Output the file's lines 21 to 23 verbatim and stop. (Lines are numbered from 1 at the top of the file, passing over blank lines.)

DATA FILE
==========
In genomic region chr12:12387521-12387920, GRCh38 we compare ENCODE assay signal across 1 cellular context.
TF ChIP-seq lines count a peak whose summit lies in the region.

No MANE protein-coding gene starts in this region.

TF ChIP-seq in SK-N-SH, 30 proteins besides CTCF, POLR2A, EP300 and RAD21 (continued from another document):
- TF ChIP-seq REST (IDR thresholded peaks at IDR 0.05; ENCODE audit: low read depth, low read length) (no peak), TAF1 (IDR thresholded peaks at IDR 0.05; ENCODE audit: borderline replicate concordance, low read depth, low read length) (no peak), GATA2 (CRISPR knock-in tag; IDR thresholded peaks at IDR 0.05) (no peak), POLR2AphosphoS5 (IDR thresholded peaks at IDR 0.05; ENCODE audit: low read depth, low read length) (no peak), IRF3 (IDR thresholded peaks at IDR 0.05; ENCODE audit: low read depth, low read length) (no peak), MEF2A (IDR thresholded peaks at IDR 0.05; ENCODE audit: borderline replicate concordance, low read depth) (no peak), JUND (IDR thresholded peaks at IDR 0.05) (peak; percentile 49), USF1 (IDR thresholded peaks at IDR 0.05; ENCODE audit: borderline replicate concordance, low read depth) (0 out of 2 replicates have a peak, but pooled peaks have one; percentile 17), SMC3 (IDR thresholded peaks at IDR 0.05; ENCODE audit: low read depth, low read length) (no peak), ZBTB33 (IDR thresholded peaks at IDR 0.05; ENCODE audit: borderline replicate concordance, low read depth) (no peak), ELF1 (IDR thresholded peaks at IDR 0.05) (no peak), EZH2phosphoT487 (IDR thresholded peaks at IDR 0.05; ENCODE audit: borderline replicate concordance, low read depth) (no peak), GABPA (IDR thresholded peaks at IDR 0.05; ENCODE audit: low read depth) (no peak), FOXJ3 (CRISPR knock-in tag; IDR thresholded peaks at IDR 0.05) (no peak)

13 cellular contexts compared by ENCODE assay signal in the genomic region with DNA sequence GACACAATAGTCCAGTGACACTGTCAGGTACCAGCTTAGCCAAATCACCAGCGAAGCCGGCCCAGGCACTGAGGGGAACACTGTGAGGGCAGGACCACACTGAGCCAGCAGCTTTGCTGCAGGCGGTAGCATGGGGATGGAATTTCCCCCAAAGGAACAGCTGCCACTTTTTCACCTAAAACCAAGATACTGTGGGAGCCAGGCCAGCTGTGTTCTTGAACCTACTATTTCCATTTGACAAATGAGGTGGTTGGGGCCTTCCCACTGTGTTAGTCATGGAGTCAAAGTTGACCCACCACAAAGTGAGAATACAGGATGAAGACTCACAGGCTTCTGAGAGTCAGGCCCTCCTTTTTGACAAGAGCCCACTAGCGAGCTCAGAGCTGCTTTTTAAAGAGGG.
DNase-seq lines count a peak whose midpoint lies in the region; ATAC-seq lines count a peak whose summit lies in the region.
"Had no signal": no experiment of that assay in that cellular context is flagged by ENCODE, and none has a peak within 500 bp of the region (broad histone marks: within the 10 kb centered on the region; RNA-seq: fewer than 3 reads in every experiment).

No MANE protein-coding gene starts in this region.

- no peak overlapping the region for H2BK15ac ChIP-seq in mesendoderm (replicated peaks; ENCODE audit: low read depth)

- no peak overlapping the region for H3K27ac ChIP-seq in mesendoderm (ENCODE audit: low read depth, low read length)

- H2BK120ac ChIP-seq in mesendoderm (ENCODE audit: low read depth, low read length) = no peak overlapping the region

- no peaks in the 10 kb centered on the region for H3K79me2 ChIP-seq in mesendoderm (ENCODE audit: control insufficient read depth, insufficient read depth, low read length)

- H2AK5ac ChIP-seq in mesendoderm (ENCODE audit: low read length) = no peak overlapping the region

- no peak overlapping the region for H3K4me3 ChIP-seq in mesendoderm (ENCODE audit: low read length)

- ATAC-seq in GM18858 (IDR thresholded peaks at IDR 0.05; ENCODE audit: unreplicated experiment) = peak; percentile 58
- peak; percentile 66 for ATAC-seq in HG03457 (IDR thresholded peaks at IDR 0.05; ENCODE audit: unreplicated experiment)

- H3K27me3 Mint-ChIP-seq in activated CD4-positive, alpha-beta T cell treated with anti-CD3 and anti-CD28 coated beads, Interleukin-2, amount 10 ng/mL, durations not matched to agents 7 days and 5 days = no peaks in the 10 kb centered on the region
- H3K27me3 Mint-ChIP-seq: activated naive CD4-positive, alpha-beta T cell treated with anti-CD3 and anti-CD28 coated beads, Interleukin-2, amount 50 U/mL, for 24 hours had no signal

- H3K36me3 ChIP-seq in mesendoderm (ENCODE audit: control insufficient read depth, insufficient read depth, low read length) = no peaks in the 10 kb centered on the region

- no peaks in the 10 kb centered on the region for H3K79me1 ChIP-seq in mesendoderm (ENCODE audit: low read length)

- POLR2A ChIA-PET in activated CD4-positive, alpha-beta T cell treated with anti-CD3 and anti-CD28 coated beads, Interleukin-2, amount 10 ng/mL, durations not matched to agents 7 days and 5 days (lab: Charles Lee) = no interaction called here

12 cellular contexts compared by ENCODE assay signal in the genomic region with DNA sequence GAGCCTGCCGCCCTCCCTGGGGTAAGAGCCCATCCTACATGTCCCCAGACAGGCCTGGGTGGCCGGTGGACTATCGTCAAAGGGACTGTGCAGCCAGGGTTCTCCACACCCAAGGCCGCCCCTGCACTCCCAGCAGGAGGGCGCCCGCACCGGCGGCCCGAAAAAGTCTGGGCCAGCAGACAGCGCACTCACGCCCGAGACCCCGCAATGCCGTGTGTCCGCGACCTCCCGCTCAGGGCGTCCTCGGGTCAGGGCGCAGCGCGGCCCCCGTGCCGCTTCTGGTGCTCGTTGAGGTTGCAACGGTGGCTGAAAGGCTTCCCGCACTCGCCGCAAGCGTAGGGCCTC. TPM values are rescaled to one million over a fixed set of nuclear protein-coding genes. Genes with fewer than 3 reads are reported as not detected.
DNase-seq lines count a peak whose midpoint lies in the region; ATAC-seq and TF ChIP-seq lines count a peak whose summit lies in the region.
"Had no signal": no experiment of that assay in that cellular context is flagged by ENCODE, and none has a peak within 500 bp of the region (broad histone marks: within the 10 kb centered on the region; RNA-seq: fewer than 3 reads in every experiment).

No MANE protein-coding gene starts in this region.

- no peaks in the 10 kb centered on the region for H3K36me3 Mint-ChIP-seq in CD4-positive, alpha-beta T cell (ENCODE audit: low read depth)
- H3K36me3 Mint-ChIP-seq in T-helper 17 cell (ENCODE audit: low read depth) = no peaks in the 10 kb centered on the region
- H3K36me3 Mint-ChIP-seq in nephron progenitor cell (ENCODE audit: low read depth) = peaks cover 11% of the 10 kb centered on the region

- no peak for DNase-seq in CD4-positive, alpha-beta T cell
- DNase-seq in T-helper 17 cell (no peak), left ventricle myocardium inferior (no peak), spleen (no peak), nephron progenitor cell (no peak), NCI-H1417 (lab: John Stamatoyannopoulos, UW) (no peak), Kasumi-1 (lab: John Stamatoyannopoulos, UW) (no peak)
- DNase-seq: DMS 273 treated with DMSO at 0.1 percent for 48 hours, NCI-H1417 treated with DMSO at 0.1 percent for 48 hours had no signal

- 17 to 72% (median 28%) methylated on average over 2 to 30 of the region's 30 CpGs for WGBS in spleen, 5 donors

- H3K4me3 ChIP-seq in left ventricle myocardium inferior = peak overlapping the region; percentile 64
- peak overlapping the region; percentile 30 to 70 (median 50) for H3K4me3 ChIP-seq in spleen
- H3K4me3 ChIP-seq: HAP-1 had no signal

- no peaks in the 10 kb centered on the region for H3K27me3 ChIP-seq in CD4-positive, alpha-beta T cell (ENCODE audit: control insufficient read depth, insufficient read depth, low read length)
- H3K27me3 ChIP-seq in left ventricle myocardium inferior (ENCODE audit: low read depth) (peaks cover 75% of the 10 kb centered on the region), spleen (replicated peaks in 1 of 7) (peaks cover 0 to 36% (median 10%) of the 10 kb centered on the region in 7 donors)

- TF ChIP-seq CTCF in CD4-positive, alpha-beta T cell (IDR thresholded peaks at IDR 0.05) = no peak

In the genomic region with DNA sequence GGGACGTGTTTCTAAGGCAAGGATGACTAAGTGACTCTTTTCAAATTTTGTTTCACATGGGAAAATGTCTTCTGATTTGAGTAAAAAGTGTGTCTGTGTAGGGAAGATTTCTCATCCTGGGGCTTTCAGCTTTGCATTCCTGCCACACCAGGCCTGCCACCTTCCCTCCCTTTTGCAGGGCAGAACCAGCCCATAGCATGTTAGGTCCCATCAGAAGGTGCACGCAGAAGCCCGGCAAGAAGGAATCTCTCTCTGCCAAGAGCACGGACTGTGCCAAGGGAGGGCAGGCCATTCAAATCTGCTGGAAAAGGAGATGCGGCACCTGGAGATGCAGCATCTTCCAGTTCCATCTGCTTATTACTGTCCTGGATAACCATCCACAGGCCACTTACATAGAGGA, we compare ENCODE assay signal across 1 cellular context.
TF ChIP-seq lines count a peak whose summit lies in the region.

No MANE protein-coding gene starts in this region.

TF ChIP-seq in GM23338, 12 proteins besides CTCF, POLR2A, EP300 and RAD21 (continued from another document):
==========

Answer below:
- no peaks in the 10 kb centered on the region for H3K79me1 ChIP-seq in mesendoderm (ENCODE audit: low read length)

- POLR2A ChIA-PET in activated CD4-positive, alpha-beta T cell treated with anti-CD3 and anti-CD28 coated beads, Interleukin-2, amount 10 ng/mL, durations not matched to agents 7 days and 5 days (lab: Charles Lee) = no interaction called here

12 cellular contexts compared by ENCODE assay signal in the genomic region with DNA sequence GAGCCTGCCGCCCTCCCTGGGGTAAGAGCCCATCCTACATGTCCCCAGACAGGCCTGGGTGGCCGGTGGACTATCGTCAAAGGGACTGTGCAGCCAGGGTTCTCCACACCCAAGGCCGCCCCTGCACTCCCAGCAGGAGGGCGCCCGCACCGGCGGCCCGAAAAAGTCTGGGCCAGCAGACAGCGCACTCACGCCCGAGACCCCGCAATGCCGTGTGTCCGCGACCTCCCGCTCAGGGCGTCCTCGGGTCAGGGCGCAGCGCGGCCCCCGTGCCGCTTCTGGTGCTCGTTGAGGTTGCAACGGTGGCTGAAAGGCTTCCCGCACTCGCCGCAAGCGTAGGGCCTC. TPM values are rescaled to one million over a fixed set of nuclear protein-coding genes. Genes with fewer than 3 reads are reported as not detected.